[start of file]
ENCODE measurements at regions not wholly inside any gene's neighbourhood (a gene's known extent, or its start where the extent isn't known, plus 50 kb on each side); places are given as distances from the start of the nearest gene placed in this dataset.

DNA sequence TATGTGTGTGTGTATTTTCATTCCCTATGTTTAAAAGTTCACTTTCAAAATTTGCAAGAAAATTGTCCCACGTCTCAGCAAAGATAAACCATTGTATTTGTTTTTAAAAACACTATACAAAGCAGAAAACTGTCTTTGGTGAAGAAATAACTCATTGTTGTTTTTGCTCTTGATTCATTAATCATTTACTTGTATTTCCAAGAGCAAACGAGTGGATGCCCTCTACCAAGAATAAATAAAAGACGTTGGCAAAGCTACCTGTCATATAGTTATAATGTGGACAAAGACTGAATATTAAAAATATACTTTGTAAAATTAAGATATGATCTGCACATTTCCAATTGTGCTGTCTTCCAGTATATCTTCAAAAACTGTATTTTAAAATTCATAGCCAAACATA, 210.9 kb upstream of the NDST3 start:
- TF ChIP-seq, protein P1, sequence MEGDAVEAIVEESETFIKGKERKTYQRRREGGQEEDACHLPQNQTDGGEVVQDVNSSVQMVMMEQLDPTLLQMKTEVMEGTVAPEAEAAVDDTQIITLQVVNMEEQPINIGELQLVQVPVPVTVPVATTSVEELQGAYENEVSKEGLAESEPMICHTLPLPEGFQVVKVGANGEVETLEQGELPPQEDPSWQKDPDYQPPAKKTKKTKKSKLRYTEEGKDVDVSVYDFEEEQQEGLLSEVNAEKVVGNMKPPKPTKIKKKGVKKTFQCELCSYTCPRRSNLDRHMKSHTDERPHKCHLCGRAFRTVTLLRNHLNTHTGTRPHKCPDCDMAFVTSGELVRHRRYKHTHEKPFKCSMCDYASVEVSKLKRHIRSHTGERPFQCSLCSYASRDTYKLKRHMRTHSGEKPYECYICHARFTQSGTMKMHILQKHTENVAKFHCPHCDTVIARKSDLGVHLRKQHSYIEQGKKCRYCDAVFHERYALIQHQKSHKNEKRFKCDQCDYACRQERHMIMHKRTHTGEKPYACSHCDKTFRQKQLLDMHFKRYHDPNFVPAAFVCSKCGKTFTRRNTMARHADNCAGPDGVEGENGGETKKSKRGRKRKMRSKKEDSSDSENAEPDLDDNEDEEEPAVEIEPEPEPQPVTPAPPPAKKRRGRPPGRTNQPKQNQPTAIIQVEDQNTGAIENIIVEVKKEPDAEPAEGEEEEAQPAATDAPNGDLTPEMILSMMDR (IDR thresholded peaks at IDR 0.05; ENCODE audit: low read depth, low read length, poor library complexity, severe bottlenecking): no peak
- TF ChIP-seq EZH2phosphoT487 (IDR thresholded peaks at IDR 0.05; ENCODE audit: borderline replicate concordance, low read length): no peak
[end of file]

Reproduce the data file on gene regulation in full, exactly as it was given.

ENCODE measurements at regions not wholly inside any gene's neighbourhood (a gene's known extent, or its start where the extent isn't known, plus 50 kb on each side); places are given as distances from the start of the nearest gene placed in this dataset.

DNA sequence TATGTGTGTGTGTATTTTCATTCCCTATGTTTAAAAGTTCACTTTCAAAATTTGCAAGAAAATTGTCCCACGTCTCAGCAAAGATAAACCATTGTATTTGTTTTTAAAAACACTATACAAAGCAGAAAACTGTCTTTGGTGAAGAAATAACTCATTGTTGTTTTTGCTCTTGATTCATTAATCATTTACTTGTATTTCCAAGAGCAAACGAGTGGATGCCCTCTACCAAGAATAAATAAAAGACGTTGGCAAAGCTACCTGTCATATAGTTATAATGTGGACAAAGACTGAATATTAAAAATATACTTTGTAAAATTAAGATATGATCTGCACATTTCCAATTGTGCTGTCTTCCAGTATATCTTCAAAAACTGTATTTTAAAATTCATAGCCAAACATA, 210.9 kb upstream of the NDST3 start:
- TF ChIP-seq, protein P1, sequence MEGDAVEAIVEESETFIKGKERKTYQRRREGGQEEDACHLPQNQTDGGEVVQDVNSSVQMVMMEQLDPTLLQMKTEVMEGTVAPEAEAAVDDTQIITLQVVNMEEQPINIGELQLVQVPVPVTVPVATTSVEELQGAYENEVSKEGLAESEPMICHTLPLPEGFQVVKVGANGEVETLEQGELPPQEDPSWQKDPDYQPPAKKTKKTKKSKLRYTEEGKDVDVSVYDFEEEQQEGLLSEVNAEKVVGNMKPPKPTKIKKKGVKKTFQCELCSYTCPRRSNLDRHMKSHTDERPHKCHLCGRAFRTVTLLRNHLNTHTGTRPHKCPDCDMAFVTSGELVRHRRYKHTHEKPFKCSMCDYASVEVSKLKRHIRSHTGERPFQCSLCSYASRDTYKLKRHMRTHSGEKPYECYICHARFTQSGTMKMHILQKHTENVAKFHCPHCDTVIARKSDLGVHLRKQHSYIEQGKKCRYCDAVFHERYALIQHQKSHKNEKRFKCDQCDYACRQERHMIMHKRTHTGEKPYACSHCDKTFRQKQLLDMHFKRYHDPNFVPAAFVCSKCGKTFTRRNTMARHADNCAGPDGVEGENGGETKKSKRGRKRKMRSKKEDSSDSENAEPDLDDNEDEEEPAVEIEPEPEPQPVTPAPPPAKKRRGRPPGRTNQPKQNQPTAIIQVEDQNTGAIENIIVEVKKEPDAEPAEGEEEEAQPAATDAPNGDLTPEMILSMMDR (IDR thresholded peaks at IDR 0.05; ENCODE audit: low read depth, low read length, poor library complexity, severe bottlenecking): no peak
- TF ChIP-seq EZH2phosphoT487 (IDR thresholded peaks at IDR 0.05; ENCODE audit: borderline replicate concordance, low read length): no peak